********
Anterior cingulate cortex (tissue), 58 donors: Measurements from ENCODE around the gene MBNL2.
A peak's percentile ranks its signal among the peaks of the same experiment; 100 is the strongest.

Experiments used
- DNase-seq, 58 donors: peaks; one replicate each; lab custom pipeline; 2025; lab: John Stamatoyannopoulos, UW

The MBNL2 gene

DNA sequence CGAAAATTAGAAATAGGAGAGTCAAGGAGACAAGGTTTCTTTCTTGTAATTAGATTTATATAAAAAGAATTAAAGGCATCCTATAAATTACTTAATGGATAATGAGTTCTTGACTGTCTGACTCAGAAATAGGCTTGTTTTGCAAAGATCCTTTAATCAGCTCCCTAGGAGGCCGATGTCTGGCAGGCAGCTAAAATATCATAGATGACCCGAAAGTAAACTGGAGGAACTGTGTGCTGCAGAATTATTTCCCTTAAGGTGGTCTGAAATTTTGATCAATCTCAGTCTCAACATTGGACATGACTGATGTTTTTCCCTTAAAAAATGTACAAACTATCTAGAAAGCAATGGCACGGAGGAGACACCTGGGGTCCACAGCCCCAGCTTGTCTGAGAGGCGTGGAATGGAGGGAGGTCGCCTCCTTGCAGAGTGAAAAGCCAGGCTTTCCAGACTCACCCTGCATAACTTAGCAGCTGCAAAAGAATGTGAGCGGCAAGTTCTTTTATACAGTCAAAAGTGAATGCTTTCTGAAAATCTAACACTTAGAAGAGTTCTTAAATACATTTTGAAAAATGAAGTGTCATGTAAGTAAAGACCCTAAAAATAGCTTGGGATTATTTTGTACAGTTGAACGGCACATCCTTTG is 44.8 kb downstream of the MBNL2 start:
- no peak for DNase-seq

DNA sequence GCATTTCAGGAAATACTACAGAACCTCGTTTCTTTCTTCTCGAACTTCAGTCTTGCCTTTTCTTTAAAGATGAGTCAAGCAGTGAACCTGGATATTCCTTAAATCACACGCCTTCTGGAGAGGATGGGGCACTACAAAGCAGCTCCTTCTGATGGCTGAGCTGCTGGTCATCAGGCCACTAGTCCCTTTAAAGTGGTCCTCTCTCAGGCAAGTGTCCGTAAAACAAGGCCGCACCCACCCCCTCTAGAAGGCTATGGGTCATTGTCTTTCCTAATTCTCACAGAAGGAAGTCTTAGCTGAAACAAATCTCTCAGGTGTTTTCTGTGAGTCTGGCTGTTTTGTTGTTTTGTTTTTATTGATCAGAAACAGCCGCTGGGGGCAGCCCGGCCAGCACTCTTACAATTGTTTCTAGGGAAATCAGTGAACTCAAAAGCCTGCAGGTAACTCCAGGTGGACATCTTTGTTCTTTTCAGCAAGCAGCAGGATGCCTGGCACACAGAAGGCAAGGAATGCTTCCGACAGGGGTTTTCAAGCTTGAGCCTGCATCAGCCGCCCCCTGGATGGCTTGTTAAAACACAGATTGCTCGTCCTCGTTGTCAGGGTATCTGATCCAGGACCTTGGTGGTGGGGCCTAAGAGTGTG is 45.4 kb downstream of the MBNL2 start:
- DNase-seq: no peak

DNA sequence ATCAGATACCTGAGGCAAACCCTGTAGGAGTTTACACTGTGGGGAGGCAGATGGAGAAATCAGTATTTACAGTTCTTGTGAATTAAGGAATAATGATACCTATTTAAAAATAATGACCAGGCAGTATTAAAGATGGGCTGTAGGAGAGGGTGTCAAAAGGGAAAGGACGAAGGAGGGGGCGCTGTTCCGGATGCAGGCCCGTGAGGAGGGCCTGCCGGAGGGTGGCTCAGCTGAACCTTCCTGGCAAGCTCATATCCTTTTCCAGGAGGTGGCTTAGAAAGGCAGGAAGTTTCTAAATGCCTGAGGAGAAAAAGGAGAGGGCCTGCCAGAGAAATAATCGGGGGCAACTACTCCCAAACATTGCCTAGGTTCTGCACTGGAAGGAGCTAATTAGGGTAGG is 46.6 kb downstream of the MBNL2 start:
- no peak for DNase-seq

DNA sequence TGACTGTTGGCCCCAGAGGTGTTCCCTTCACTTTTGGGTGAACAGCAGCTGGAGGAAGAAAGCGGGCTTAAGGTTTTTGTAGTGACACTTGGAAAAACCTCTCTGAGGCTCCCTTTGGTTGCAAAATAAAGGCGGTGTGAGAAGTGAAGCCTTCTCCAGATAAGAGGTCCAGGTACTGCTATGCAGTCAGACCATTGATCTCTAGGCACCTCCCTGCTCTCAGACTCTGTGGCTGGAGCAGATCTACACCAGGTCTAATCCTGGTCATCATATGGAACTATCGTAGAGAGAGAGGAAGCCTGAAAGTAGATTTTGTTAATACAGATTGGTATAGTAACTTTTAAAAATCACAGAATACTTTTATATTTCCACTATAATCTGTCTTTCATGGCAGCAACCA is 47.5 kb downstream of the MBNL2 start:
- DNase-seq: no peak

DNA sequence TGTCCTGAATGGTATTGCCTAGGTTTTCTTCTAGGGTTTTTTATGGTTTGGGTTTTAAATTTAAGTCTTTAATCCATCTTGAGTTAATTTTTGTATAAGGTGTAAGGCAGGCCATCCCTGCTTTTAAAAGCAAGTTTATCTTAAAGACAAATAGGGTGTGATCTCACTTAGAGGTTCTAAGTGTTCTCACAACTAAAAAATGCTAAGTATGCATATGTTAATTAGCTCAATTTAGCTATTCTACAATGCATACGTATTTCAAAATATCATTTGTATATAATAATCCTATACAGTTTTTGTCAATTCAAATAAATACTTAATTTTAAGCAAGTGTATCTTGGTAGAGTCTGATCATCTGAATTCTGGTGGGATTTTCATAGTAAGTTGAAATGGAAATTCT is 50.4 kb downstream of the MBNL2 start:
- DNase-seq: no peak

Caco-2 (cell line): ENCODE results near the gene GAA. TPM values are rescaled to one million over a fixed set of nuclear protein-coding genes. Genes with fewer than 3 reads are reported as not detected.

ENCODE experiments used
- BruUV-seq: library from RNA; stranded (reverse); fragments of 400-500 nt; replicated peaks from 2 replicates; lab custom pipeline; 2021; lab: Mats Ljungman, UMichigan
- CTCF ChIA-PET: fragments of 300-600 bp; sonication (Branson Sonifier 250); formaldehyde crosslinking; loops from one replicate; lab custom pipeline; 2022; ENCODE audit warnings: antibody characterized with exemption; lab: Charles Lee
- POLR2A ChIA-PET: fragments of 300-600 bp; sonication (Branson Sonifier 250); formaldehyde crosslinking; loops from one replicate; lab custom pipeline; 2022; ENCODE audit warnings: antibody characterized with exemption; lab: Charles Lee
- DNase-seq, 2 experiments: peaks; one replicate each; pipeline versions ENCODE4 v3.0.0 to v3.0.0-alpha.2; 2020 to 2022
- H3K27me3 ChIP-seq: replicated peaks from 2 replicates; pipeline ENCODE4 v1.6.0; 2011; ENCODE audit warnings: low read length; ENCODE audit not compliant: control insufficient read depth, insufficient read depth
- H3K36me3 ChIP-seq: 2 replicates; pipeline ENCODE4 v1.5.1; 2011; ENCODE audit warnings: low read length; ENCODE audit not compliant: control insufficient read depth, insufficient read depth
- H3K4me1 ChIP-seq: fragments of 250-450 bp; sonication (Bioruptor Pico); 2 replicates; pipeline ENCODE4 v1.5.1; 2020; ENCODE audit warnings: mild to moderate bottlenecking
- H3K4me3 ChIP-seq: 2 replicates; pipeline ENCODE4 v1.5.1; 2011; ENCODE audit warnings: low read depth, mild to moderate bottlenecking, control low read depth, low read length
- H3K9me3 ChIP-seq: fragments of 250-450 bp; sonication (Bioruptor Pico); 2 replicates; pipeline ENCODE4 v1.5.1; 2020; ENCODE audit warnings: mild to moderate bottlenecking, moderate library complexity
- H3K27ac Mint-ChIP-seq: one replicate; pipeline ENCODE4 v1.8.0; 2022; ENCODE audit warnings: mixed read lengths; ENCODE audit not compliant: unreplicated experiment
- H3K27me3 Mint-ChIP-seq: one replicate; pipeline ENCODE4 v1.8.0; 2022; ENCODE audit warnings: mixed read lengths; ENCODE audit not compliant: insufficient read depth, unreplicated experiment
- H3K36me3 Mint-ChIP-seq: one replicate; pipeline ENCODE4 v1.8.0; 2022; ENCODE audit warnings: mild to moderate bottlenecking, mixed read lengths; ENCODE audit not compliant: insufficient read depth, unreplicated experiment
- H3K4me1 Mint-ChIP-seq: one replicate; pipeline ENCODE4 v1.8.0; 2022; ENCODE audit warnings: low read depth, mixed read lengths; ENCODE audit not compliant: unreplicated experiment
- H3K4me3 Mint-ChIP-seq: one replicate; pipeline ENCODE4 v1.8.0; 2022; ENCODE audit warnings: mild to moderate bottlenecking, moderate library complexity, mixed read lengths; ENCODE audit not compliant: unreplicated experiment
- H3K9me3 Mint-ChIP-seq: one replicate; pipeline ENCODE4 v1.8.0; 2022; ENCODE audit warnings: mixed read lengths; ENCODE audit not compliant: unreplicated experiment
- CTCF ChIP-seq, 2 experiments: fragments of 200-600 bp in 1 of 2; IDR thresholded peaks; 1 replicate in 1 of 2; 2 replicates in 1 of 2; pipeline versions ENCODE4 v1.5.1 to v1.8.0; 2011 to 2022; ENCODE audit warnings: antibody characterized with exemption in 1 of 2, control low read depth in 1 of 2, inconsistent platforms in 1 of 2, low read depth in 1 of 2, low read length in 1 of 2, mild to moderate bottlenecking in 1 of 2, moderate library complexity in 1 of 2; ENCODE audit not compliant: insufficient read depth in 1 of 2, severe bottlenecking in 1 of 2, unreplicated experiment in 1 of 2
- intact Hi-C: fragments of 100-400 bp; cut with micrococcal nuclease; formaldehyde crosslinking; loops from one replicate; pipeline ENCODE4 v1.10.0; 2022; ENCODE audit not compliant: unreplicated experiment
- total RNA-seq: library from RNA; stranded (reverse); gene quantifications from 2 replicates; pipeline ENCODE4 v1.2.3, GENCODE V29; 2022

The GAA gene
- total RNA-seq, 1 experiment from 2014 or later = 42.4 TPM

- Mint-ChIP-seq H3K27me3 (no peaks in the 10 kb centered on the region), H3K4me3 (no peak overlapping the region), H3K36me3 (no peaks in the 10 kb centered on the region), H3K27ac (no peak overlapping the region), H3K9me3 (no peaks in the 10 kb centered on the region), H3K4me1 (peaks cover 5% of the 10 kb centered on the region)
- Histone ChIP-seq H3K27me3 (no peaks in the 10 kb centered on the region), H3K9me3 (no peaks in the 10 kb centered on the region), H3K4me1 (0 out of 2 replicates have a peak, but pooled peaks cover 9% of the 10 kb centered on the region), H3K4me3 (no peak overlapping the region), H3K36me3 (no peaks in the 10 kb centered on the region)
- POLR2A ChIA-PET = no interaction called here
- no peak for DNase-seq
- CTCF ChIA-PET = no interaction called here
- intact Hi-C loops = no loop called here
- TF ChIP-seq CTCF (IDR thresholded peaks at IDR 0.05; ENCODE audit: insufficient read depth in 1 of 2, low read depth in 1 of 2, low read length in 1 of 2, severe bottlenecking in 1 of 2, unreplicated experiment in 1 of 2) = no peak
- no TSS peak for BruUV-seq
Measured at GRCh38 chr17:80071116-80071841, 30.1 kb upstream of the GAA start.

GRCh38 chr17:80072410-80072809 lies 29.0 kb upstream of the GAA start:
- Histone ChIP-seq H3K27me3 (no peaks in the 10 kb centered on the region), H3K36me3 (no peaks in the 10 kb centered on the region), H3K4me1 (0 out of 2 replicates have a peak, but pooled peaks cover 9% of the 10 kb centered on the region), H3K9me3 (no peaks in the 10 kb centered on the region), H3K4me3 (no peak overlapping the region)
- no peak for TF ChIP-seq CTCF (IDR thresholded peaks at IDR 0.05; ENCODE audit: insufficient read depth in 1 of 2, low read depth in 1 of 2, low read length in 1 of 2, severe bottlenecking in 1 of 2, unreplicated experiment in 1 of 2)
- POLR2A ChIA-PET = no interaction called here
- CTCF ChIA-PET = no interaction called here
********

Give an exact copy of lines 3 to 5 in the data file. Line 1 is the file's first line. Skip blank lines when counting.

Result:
Experiments used
- DNase-seq, 58 donors: peaks; one replicate each; lab custom pipeline; 2025; lab: John Stamatoyannopoulos, UW

The MBNL2 gene